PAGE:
0:05:19.6 Raghu Nandakumara: I think the way you describe that is so wonderful, egalitarian, because cybersecurity can often seem to be something that is the domain of a very select few and that classic example of, let's say, like a Mr. Robot with a hoodie on hunched over a keyboard. But I think as we think about security today and we hear about terms like democratization of security, it's so important that the entire organization is brought along for the ride. Is that something that you are very much onboard with?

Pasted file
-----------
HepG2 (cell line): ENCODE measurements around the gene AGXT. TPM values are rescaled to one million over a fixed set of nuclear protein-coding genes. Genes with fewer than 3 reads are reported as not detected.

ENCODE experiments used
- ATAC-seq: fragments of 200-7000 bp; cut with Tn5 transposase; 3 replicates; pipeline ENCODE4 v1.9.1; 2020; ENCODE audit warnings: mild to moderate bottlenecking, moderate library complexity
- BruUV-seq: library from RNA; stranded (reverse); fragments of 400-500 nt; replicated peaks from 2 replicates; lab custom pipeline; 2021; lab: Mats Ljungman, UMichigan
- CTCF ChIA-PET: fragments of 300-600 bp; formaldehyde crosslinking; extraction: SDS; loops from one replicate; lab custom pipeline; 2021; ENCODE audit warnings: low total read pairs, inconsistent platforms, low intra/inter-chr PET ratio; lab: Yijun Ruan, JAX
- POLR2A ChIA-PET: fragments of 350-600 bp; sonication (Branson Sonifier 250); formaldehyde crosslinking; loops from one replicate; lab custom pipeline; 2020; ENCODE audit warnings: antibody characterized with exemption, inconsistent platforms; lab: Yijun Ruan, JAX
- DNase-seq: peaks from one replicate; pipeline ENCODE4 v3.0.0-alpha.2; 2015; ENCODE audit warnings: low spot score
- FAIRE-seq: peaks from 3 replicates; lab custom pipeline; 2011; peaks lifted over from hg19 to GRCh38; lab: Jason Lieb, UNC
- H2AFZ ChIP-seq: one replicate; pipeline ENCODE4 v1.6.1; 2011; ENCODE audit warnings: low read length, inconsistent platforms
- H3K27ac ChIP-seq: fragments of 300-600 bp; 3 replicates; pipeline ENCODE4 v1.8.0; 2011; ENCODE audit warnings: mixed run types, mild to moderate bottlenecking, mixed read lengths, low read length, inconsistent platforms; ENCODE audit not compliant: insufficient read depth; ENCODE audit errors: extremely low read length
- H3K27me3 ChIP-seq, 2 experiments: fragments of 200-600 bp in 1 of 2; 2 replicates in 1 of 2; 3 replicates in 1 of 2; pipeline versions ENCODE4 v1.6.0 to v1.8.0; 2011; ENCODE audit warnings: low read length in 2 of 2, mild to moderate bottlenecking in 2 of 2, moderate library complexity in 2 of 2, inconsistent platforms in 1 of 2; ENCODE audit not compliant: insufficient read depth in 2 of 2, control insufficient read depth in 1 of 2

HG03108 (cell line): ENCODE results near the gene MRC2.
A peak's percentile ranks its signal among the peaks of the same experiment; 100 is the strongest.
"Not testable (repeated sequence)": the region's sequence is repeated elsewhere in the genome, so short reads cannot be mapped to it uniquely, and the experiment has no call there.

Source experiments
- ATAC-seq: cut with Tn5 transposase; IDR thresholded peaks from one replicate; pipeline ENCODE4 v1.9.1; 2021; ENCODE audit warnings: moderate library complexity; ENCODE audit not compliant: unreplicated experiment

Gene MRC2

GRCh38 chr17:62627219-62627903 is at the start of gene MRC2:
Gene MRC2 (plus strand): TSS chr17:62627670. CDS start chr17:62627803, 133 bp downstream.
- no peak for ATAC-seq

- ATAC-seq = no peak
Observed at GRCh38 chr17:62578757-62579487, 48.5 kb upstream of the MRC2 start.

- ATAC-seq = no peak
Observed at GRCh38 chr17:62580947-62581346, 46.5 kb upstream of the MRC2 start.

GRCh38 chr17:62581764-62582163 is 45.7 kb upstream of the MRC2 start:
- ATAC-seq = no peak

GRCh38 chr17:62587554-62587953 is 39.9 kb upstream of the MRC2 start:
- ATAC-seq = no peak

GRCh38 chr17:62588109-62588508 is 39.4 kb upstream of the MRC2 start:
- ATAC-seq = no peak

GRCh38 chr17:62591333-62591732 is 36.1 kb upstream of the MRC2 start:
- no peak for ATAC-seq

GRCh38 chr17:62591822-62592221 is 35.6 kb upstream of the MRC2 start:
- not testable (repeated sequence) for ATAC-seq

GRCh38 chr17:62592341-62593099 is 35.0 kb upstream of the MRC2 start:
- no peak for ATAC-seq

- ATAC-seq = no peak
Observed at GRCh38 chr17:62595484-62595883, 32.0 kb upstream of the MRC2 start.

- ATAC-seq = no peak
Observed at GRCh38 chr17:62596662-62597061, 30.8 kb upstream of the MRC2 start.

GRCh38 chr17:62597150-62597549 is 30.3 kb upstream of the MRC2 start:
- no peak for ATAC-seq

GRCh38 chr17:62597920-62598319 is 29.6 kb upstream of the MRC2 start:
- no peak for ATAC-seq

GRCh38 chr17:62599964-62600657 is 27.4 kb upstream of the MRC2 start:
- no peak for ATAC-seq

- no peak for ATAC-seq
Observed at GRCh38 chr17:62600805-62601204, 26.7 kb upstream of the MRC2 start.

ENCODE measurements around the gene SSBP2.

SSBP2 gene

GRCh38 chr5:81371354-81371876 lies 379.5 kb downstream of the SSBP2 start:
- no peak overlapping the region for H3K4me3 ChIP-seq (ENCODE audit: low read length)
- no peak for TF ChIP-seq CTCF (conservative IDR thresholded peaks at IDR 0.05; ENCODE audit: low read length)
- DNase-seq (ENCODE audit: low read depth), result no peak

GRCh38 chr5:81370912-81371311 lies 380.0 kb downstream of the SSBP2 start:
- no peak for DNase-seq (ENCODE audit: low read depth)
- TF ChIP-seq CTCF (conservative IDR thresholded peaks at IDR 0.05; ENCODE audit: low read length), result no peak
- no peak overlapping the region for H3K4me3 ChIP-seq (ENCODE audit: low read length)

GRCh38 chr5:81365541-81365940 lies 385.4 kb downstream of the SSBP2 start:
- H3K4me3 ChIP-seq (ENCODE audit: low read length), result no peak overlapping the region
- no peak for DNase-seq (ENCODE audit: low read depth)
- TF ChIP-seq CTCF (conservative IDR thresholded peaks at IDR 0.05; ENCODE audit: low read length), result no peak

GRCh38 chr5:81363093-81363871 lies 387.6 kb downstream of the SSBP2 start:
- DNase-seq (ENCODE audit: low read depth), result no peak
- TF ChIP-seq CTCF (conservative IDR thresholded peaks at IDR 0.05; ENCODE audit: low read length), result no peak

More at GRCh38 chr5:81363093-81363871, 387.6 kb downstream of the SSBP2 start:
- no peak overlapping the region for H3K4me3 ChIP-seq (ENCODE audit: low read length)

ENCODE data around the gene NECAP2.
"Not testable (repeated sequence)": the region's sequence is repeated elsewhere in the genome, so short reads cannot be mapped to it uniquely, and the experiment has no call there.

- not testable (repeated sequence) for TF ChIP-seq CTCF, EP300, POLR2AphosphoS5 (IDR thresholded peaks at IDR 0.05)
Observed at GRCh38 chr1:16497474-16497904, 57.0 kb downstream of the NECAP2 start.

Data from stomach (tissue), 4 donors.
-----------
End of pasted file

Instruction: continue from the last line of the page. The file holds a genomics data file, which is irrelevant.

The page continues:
0:05:52.3 Ann Johnson: I am completely onboard with it. And it has two dimensions for me. One, I've been quoted as saying in the past that, “We know cybersecurity has matured as an industry when there are no longer is a cybersecurity group.” Now, that's an extreme statement and obviously I make it as a way of just poking at it a little bit. Cybersecurity is everyone's job and the more we can make the tools easier for people to use and we can truly make it everyone's job, the more secure we are ultimately going to be. The second thing, is that we have this cyber poverty line globally. There are going to be countries that don't have the ability to protect themselves from nation-state attacks. And as cyber war continues to be one of the elements of a kinetic war, it's truly an element of war as we've seen recently, we're going to have to find a way to give these countries the skills that they need so that they can defend themselves. These folks that just don't have cyber skills or they don't have the money to have cyber skills. And we do call that the cyber poverty line. So I think it's both those dimensions. I really think that AI, as much as it's going to help our SOC and our defenders and [make] those folks’ job easier, that democratization of it is going to actually be a real change for the industry.